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Old 02-24-2007   #10
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Default Re: Measurables v. Immeasurables

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Look at the tape!! It's that simple.
nope. college players are far from finished products.
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Old 02-24-2007   #11
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Default Re: Measurables v. Immeasurables

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nope. college players are far from finished products.
The ONLY things I don't like about the combine are the Wonderlic, 40 yd dash, and the broad jump. Everything else is OK to have, but in the end, if i'm faced with 2 RBs who both played outstanding in college, but one runs a 4.4 and one runs a 4.65 at the combine, I'm not basing my decision on a 40 yard dash time. I'm going back to the tape to make my decision. It all comes back to ONE question:

Is this guy a FOOTBALL player?
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Old 02-24-2007   #12
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Default Re: Measurables v. Immeasurables

okie dokie.
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Old 02-24-2007   #13
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Default Re: Measurables v. Immeasurables

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okie dokie.

Terrell Davis ran around 4.65 at the combine. But he was a FOOTBALL player, he could make people miss. Plain and simple.

The fact that DeAngelo Hall got about $10 Million more in signing bonus money just because of a 4.3 something 40 is absurd. And, how is he as an NFL corner?? Not the best out there. See him try to cover T.O.? Not exactly poetry in motion.
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Old 02-24-2007   #14
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Default Re: Measurables v. Immeasurables

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Terrell Davis ran around 4.65 at the combine. But he was a FOOTBALL player, he could make people miss. Plain and simple.

The fact that DeAngelo Hall got about $10 Million more in signing bonus money just because of a 4.3 something 40 is absurd. And, how is he as an NFL corner?? Not the best out there. See him try to cover T.O.? Not exactly poetry in motion.
Yeah well a lot of your football guys are going to be drafted at WR in the first two rounds. The numbers say...70% of them will bust out. And the Rice example...the guy worked what he had harder than any player of his generation. Hart, you can't judge that on the football feild either. Numbers say you're going to miss on a 4.65 Wide reciever 85 % of the time than you are going to hit a decent player. Rice was self made into an all pro once in a life time WR. His hard work did that. I agree you can't judge hart by the numbers. But just like Ruetgers RB/FB he may want to be a running back...the numbers say he will struggle there.
As far as your Hall example he got the money because his tallent level demanded it. He has rare recovery speed and quick hips and elite speed. May be that is why guys like Petie Faggins fall and Ty Hill guys, like Houston of Arkansas rise. Who would you rather have covering T.O. if your job was on the line with the guy you select...Faggins or Hall. Houston or Hall this year ? Hall has the better body of work. Houston has the greater upside. If it was your job on the line..you'd be doing the same damn thing. To say other wise is just being contrary.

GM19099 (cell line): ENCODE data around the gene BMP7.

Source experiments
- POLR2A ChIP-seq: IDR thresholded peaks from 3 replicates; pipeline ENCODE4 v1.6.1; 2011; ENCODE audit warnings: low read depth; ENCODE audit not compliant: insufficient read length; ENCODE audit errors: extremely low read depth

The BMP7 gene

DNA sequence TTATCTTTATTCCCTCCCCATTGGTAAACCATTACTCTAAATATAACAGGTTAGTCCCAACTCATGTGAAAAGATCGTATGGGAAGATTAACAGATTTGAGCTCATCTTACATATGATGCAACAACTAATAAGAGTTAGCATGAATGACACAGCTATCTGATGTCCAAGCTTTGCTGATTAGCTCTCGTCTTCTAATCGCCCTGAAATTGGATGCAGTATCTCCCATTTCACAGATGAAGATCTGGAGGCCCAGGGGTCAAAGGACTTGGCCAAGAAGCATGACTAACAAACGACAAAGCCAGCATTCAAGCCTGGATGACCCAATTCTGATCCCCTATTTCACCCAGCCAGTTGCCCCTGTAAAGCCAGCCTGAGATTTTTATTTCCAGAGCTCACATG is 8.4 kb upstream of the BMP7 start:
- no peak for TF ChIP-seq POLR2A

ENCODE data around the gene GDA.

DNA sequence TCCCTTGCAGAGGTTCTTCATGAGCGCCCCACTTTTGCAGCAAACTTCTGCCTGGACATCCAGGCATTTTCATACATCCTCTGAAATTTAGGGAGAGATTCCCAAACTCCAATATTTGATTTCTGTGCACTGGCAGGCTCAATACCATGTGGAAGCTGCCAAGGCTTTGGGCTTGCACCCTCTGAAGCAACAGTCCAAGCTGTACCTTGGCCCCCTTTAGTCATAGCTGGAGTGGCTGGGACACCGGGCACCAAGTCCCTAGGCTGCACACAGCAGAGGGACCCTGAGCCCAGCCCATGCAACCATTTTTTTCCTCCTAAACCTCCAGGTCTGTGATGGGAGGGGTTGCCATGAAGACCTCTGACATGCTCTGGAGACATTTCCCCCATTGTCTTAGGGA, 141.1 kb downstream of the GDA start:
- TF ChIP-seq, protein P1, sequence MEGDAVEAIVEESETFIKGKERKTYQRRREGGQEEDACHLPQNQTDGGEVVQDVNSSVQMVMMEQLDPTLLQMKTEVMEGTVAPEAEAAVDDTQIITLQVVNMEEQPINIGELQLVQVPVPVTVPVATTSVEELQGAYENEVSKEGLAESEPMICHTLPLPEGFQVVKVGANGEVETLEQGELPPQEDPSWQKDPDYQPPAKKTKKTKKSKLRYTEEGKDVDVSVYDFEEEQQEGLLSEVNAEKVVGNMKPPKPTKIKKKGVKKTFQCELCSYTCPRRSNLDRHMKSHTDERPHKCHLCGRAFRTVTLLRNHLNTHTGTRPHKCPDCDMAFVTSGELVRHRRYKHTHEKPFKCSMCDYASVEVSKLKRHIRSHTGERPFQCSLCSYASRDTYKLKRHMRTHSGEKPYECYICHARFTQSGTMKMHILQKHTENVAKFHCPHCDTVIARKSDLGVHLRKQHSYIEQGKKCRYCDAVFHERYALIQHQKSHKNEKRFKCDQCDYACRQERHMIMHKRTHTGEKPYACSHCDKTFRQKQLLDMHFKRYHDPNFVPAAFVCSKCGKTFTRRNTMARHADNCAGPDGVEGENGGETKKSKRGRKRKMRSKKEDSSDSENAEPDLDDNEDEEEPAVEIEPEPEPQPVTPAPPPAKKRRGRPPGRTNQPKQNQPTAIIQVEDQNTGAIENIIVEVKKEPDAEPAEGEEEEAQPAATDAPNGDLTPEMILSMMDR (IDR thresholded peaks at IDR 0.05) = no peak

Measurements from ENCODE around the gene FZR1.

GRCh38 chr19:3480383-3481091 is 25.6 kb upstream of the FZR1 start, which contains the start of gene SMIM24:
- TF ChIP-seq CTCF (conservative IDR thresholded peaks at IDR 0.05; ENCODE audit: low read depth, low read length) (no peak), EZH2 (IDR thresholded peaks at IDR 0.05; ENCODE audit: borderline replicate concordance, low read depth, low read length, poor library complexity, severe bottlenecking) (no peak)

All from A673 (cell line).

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Old 02-24-2007   #15
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Default Re: Measurables v. Immeasurables

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Exactly. Who cares if a guy can stand in his underwear and broad jump into the endzone. What is that supposed to tell an NFL scout?
The broad jump is a great indication of overall explosive power. In other words, it tells you if their muscle composition in their legs is more fast or slow twitch. Somebody with a good broad jump should be able to explode off the ball with more power. Same with the vertical jump.
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Old 02-24-2007   #16
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Default Re: Measurables v. Immeasurables

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The ONLY things I don't like about the combine are the Wonderlic, 40 yd dash, and the broad jump. Everything else is OK to have, but in the end, if i'm faced with 2 RBs who both played outstanding in college, but one runs a 4.4 and one runs a 4.65 at the combine, I'm not basing my decision on a 40 yard dash time. I'm going back to the tape to make my decision. It all comes back to ONE question:

Is this guy a FOOTBALL player?

The 40 yard dash might be crap for most players but I think the broad jump is a good indicator of basic athleticism. For linemen, I'd look at their times over the first 10-15 yards and then I'd prefer them coming out of their stances instead of that weird running 3-point stance they get into. Actually, I think most teams DO time them at 10, 20, and 40 yards and take all 3 into consideration.

If you really want to get sticky about it, I'd ditch the bench press (and I'm a powerlifter so you know that's hard for me to say.) If you want to see an upper body lift that translates better to strength for blockers, take a look at the incline bench numbers. The bench press would be an indicator of hand punch if you were blocking totally upright but you should be at an angle and the incline bench simulates that better. A friend of mine was the strength coach at Air Force back during the early 90's (when they had the great running game) and that was what he had those linemen concentrating on wrt upper body.
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Old 02-24-2007   #17